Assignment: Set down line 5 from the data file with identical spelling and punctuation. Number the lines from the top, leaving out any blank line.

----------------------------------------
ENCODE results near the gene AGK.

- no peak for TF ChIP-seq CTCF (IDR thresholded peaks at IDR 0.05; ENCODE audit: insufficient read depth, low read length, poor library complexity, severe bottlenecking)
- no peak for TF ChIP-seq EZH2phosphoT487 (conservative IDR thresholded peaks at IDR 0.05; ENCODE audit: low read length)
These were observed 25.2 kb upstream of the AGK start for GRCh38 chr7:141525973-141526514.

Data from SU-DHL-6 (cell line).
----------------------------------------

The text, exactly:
Data from SU-DHL-6 (cell line).